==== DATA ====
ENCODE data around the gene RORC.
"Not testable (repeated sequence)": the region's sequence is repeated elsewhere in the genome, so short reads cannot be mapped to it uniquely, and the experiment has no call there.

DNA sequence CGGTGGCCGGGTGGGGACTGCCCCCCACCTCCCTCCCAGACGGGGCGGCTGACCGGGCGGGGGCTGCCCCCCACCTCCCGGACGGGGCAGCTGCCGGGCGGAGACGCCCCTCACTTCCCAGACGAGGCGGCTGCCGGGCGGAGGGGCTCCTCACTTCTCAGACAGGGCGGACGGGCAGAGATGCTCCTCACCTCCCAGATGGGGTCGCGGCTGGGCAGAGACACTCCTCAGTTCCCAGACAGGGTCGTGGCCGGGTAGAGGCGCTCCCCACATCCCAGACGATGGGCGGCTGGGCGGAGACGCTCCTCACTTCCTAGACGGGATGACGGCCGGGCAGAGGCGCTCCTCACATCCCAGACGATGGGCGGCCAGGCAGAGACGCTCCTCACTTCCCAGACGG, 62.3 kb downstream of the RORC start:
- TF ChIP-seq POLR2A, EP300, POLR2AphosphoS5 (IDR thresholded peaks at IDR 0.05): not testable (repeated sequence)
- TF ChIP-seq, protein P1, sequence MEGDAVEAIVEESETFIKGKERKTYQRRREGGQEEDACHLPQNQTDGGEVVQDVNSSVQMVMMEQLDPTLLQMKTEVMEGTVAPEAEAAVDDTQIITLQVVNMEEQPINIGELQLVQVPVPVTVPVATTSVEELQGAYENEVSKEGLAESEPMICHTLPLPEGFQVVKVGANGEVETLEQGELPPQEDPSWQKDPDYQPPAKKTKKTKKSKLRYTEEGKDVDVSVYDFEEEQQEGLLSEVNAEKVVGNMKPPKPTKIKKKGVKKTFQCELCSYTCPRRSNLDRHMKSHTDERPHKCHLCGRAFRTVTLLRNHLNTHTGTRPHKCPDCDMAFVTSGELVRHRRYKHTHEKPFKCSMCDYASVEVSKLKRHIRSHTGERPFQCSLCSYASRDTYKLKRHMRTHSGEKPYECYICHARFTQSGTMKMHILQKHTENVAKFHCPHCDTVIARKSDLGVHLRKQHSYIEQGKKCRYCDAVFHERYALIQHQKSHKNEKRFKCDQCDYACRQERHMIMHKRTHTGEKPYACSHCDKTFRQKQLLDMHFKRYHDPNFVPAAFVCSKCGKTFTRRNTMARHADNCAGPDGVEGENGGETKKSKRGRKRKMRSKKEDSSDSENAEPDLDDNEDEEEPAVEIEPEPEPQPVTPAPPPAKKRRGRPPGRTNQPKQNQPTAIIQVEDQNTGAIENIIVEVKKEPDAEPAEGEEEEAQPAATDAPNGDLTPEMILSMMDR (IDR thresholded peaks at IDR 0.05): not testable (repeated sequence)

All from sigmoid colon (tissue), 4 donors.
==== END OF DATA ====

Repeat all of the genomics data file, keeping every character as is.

ENCODE data around the gene RORC.
"Not testable (repeated sequence)": the region's sequence is repeated elsewhere in the genome, so short reads cannot be mapped to it uniquely, and the experiment has no call there.

DNA sequence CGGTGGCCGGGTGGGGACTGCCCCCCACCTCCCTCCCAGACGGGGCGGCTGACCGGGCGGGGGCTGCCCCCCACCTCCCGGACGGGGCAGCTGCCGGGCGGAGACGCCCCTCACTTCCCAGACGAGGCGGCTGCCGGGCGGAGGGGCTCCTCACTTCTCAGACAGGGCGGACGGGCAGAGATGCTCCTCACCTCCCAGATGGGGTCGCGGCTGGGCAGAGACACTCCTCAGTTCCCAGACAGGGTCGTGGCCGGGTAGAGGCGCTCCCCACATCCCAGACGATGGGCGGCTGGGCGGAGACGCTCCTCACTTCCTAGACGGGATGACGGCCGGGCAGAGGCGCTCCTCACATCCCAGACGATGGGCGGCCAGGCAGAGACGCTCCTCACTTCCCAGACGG, 62.3 kb downstream of the RORC start:
- TF ChIP-seq POLR2A, EP300, POLR2AphosphoS5 (IDR thresholded peaks at IDR 0.05): not testable (repeated sequence)
- TF ChIP-seq, protein P1, sequence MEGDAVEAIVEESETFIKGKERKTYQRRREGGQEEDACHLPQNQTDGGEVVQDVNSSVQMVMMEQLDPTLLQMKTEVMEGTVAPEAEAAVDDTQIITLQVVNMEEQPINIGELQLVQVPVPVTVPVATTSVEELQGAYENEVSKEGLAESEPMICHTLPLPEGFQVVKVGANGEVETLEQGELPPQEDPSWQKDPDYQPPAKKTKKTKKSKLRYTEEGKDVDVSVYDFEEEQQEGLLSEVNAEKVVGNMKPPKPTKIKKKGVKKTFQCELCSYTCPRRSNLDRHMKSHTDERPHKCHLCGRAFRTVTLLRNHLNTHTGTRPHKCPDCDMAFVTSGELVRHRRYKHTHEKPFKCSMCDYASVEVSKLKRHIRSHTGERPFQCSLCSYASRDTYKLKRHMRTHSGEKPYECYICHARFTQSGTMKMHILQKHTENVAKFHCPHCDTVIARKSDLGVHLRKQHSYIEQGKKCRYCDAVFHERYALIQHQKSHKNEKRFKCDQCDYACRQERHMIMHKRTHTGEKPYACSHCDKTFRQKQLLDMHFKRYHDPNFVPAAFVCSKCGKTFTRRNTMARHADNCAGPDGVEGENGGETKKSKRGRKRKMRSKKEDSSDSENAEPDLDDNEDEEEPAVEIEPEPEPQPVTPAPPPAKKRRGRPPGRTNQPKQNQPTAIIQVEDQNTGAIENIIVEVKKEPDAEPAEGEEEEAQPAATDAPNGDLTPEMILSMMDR (IDR thresholded peaks at IDR 0.05): not testable (repeated sequence)

All from sigmoid colon (tissue), 4 donors.